Tachyon tidbits featuring Caitlín R. Kiernan, Eileen Gunn, Kameron Hurley, Hannu Rajaniemi & Jacob Weisman, and Michael Swanwick
The latest reviews and mentions of Tachyon titles and authors from around the web.
Over at REDDIT, the r/WeirdLit Short Story Discussion group has been discussing THE VERY BEST OF CAITLÍN R. KIERNAN, one story/week for the past two months. This week’s story is “Galapagos,” the 11th story in the collection.
This is a weekly discussion focusing on short stories within the Weird Fiction genre. For those who do not know, Weird Fiction is a subgenre of horror, fantasy, and speculative fiction is which is infamously hard to quantify.
Each week I will be posting a new thread on a story from the current collection, moving from front-to-back. We are currently following through a single collection as a pilot, and when we’re done with it, we will set a broader schedule.
Eileen Gunn participated in the 2020 Virtual Clarion West Summer Reading Series: Summer of Science Fiction & Fantasy on Tuesday, June 30.
It’s unfortunate that scheduling didn’t quite work out so that Kameron Hurley could be included in this collection, because her collection MEET ME IN THE FUTURE. absolutely blew my mind. It sorts of mingles and juxtaposes some ideas about technology and biological fusion, quietly contemplating what that might mean for the soul, both for humans and machines, in a way I thought was truly beautiful.
A must-read for anyone interested in the latest and most exciting science fiction writing out there.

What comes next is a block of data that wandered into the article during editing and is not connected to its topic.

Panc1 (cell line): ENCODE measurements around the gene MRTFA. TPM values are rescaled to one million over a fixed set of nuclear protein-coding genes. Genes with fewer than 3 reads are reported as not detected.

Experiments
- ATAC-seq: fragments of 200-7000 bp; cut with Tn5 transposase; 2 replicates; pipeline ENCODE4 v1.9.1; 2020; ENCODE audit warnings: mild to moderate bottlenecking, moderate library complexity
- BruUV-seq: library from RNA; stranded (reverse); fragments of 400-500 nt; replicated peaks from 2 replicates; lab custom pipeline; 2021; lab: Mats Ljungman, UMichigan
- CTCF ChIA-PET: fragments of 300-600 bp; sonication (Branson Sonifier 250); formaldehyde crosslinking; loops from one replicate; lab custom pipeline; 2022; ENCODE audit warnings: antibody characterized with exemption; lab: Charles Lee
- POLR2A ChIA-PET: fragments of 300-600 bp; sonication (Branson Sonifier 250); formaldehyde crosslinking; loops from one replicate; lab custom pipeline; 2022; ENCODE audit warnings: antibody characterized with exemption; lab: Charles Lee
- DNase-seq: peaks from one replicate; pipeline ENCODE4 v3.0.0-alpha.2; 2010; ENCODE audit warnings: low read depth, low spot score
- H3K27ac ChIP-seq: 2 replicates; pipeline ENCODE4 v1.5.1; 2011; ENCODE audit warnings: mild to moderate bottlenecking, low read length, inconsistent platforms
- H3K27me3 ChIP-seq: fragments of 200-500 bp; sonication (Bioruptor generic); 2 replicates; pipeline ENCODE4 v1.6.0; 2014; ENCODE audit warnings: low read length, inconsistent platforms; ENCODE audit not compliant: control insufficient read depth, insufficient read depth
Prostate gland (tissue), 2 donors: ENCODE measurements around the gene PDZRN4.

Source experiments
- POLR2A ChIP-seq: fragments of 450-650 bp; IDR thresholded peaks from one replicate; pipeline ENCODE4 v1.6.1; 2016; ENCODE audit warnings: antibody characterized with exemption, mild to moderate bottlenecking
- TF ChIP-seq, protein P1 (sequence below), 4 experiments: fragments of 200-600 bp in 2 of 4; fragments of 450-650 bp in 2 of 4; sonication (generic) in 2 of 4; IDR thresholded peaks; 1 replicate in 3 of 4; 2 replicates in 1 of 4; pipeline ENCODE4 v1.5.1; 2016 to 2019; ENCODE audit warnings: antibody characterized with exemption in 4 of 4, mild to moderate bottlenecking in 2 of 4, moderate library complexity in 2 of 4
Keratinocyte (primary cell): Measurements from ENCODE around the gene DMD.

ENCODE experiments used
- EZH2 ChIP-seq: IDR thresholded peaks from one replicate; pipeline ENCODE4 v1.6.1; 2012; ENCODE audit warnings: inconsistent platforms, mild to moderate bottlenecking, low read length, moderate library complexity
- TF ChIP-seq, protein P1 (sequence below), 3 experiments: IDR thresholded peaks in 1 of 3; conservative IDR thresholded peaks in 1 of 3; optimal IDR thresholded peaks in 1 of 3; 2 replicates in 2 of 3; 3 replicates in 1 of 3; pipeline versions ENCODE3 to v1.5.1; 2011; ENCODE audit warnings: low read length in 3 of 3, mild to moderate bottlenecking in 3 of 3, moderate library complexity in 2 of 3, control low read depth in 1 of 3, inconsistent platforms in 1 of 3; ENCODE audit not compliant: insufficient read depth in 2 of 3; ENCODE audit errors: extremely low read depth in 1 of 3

CLARKESWORLD (Issue 166, July 2020) published the Michael Swanwick story “Artificial People.”
My first moment of consciousness pleased me so much that I wanted it to last forever. An insect hanging upon invisible wings, a dust mote jittering in a sunbeam, the flash of motion that was a vanished tetra in the fish tank, the smell of coffee from the break room . . . My brain was sparking. Everything filled me with joy and made me grateful to be alive.
I drew a breath. Bliss! I took a step. Ecstasy!
It was only later that I realized I had just been born. At the time, I was too entranced by the wonder of existence to notice.
Subroutines booted up vocal and musical abilities and I began to sing.
All but lost among the many wonders crowding about me was Dr. Ellen Lange. I saw her delighted smile and liked it no less than everything else I beheld.
“Stop that noise and tell me how you feel,” Dr. Leonidas Erdmann said. “Please focus. How are your cognitive functions? Can you see my hand? How many fingers am I holding up? What is the capital of Kyrgyzstan?”
“You have a lovely voice,” said Dr. Lange. “Do you feel as happy as you sound?”
“Ellen, please. Don’t muddle the data.” To me: “That’s enough for a start. I’m going to put you down now.”